Third quarter gross profit was $94.6 million, an increase of $7.7 million or 8.9% compared to the third quarter 2018. Gross margin was 35.8% in the quarter, an increase of 90 basis points compared to 34.9% a year ago. The increase was primarily driven by 40 basis points of leverage in our store occupancy costs, 30 basis points improvement in web fulfillment distribution and shipping costs, and a 20 basis point improvement in the write-off of excess or slow-moving inventory. Product margins were flat during the quarter, despite unfavorable mix shifts across categories and geographies.

SG&A expense was $70.3 million in the third quarter, compared to $68.5 million a year ago. SG&A as a percent of net sales was 26.6% compared to 27.5% in the prior year. The decrease was primarily driven by 100 basis points of leverage in our store costs, including 30 basis points of depreciation. Operating income in the third quarter 2019 increased 32.2% to $24.3 million or 9.2% of net sales, compared with the prior year third quarter operating income of $18.4 million or 7.4% net sales. Net income for the third quarter was up 38.7% to $19.2 million or $0.75 per share compared to net income of $13.8 million or $0.55 per share for the third quarter of 2018. Our effective tax rate for the third quarter 2019 was 25% compared with 26.5% in the year ago period. The decrease was primarily due to a reduction in net losses in certain jurisdictions, which are excluded from our estimated annual effective tax rate, due to the uncertainty of the realization of deferred tax assets and the proportion of earnings or loss before income taxes across each of our jurisdictions.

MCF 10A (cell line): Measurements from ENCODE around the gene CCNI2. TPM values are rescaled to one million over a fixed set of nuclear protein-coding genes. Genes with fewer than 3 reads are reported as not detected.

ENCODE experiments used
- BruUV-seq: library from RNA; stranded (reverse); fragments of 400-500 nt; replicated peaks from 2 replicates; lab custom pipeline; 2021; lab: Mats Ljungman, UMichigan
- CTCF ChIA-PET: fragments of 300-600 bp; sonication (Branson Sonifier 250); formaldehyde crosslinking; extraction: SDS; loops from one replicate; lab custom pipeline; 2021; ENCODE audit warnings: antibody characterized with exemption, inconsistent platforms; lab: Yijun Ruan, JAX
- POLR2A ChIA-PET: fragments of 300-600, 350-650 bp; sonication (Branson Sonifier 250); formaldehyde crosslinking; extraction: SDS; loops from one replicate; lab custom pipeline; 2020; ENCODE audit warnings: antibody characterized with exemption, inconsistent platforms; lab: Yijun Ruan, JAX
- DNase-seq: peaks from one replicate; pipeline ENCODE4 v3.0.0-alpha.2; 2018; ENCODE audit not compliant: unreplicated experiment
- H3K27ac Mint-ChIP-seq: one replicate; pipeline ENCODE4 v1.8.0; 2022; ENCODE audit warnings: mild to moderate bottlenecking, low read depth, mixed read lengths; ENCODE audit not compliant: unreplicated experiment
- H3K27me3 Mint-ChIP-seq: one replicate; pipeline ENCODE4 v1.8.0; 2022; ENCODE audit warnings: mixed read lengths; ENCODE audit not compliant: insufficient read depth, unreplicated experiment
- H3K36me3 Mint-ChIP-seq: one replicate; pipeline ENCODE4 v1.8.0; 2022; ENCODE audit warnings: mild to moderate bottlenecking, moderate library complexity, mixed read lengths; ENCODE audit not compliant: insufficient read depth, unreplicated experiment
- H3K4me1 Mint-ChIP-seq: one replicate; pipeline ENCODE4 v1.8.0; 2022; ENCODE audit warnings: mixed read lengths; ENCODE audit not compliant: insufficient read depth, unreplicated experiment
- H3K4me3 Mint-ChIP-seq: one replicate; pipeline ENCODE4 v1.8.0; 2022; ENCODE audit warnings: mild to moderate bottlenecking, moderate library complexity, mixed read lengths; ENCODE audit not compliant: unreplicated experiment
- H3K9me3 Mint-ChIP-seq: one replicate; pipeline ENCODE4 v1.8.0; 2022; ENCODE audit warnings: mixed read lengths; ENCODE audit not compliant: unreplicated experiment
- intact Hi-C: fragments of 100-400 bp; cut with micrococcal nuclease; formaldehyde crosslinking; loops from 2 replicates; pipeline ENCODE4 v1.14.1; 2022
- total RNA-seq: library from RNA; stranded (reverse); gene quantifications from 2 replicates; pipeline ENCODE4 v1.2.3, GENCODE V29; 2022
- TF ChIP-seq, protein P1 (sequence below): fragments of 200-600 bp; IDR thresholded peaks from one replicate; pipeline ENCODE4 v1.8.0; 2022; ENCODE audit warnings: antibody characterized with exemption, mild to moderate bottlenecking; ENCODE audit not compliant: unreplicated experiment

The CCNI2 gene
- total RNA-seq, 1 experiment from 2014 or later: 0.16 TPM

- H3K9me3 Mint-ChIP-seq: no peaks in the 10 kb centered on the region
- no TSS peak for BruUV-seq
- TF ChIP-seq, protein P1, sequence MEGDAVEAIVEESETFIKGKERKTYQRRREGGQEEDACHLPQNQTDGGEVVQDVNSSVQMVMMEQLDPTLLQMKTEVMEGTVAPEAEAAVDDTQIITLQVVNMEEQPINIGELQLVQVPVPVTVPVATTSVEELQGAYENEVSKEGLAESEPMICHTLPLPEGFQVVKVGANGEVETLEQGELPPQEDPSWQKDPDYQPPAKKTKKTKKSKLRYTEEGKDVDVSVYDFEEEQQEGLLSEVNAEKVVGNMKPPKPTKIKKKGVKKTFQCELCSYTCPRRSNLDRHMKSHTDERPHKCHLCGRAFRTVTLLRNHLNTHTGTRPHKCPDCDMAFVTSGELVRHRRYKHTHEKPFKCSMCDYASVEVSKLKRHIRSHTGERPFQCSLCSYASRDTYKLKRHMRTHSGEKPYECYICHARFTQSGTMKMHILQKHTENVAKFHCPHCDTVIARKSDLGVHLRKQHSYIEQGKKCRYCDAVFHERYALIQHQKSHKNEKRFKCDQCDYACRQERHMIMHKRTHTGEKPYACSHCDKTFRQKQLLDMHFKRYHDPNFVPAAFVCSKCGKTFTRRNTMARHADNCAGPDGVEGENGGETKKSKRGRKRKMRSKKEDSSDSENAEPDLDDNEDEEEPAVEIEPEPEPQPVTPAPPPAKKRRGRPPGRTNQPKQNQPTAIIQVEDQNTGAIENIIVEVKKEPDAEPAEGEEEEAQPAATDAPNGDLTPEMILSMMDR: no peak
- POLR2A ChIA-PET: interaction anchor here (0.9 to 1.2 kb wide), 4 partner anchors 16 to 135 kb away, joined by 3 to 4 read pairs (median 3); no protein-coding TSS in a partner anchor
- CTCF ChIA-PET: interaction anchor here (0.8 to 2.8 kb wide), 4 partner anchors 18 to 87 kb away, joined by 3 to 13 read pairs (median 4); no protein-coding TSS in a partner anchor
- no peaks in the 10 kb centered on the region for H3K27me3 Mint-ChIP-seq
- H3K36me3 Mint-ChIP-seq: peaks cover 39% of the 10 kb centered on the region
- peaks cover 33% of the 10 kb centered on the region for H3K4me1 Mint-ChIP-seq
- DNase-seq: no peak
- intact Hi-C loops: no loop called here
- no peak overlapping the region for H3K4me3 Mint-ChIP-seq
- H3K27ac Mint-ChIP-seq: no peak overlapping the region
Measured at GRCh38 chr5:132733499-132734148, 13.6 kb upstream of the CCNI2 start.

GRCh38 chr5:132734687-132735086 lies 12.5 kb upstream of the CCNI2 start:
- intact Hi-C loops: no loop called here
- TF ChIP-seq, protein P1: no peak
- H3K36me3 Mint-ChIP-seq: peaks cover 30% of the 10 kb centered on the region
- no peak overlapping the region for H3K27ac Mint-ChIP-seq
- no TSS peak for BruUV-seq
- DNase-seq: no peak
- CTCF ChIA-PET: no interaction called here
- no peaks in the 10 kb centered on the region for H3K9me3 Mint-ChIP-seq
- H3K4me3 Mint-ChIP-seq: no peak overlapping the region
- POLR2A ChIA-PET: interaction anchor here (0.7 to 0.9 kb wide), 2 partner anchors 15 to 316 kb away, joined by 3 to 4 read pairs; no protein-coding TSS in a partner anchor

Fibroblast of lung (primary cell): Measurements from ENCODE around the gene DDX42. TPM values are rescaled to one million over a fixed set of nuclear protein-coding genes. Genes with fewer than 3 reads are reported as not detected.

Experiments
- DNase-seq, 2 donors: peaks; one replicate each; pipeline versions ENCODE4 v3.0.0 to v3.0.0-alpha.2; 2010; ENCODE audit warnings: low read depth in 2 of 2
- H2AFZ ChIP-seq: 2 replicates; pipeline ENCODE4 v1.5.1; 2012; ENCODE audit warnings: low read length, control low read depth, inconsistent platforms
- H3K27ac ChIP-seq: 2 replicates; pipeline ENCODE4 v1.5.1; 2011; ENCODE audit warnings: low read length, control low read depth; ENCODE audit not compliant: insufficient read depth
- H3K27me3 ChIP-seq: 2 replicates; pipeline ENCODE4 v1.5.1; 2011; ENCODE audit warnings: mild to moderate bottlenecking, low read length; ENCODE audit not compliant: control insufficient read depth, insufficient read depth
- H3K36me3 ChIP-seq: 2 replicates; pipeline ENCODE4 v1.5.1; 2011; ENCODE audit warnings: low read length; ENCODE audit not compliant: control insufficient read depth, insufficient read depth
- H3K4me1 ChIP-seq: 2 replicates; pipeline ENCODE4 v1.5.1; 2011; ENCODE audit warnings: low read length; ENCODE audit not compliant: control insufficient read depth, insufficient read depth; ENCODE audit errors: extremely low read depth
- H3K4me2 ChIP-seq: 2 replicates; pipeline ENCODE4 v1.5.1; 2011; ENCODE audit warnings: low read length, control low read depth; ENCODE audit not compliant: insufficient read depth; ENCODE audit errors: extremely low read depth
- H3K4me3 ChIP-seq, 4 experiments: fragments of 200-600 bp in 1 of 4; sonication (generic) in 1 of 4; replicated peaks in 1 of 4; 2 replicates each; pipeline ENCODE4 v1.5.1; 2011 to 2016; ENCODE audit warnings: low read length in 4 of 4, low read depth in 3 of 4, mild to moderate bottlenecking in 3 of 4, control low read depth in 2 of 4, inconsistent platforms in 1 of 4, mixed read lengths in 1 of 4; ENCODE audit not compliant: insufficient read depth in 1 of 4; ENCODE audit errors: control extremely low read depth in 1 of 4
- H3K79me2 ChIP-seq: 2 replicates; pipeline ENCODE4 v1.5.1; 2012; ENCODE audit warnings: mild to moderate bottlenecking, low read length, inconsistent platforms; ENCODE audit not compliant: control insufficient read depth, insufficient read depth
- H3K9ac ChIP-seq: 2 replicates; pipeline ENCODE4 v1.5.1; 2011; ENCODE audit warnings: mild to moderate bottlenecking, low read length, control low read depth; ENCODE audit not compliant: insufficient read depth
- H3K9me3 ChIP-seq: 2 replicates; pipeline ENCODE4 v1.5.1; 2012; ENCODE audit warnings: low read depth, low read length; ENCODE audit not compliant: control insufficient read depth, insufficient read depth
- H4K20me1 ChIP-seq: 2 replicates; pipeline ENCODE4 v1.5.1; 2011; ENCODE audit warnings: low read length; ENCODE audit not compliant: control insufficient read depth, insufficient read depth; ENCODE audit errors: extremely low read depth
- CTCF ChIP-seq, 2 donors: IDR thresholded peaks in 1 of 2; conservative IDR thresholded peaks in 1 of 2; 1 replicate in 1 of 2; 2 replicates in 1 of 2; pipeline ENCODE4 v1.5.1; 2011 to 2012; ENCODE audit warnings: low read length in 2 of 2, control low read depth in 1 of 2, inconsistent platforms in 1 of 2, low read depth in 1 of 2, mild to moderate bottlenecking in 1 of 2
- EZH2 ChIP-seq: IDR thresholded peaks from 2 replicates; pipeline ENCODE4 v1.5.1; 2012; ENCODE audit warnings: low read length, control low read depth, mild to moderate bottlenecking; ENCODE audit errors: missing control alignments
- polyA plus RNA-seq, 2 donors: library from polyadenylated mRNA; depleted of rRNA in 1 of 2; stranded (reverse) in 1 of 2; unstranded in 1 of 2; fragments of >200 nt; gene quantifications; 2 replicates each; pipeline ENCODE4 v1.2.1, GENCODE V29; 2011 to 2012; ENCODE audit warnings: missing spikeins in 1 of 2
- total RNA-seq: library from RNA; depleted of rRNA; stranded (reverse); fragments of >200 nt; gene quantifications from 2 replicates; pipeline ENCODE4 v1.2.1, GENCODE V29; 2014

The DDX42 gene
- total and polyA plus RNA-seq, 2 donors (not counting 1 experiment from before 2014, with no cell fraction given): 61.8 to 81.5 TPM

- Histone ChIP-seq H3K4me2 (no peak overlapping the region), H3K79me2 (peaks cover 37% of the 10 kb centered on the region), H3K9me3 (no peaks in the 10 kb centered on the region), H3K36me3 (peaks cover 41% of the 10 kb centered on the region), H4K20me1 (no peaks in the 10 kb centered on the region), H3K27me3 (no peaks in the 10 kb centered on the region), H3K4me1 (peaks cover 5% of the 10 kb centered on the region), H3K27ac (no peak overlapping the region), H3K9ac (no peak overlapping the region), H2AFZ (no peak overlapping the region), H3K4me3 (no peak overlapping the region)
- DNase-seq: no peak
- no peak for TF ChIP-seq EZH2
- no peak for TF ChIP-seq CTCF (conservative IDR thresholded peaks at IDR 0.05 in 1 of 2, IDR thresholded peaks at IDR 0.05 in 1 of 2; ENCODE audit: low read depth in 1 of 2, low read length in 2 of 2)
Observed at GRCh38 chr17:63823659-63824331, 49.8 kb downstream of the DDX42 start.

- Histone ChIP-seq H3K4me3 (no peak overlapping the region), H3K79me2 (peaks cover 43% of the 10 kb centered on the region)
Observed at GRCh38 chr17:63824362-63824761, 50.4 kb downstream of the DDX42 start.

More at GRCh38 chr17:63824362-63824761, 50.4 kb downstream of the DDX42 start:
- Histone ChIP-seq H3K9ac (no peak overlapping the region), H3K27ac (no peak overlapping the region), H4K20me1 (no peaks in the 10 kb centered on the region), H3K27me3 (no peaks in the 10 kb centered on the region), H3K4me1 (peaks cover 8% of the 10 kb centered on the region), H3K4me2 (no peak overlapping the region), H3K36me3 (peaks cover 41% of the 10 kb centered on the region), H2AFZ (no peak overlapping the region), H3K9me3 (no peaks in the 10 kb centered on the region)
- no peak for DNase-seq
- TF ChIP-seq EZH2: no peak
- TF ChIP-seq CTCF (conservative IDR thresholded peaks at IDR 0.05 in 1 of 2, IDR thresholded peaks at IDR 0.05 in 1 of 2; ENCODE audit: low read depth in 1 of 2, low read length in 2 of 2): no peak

Turning to the balance sheet, cash and current marketable securities increased 39.7% to $178.6 million as of November 2, 2019, up from $127.9 million as of November 3rd, 2018. This increase was primarily driven by $77.6 million in cash flow from operations, partially offset by $19.2 million of capital expenditures, primarily related to new store growth and remodels. We ended third quarter 2019 with $183.4 million in inventory, down 1.9% from last year, excluding the year-over-year impact of foreign currency translation, inventory declined 1.4% from the prior year.